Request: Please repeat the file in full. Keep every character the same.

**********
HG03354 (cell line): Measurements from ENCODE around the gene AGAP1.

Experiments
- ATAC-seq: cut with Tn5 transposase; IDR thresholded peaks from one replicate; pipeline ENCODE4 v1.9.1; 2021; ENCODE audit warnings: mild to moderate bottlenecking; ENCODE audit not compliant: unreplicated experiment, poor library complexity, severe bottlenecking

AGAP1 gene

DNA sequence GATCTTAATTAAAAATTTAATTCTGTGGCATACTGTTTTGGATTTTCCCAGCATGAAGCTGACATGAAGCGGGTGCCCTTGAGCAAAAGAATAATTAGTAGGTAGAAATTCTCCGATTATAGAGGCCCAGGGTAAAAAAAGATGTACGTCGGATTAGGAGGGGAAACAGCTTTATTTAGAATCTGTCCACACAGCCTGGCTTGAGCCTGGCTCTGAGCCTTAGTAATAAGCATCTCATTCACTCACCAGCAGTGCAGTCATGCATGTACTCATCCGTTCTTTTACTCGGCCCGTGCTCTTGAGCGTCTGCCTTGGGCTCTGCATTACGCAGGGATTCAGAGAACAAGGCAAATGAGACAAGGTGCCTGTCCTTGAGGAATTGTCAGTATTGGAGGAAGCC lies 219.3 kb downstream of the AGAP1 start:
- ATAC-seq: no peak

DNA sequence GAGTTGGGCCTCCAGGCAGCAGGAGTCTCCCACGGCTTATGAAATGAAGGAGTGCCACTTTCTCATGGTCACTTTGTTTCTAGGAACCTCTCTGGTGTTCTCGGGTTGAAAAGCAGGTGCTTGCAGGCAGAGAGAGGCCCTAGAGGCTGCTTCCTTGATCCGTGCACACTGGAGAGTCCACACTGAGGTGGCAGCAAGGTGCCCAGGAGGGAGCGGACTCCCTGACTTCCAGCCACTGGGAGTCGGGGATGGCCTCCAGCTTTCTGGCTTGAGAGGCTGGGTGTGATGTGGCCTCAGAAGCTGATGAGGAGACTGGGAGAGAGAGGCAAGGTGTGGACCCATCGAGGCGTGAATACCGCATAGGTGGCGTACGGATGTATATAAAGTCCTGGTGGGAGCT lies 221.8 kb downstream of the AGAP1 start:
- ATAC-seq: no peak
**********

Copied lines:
HG03354 (cell line): Measurements from ENCODE around the gene AGAP1.

Experiments
- ATAC-seq: cut with Tn5 transposase; IDR thresholded peaks from one replicate; pipeline ENCODE4 v1.9.1; 2021; ENCODE audit warnings: mild to moderate bottlenecking; ENCODE audit not compliant: unreplicated experiment, poor library complexity, severe bottlenecking

AGAP1 gene

DNA sequence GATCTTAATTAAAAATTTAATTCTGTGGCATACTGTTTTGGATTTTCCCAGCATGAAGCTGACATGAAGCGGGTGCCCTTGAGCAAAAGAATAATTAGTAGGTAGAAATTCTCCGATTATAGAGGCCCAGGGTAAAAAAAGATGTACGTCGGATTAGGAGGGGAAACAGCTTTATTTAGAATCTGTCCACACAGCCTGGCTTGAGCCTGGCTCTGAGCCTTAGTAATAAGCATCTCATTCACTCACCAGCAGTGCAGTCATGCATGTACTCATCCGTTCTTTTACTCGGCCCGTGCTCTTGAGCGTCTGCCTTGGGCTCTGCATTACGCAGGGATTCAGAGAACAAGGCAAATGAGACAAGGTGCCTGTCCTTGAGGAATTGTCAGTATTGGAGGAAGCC lies 219.3 kb downstream of the AGAP1 start:
- ATAC-seq: no peak

DNA sequence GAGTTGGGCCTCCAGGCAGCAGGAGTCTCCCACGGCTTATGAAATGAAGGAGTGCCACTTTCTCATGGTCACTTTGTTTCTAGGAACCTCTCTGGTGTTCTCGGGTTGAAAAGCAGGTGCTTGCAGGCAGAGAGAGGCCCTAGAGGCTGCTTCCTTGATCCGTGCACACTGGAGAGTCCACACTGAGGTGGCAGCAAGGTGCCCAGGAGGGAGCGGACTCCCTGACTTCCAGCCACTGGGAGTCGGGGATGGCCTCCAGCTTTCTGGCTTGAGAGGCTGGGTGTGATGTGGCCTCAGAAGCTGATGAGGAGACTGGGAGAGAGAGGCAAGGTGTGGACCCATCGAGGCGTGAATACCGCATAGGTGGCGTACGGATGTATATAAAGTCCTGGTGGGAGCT lies 221.8 kb downstream of the AGAP1 start:
- ATAC-seq: no peak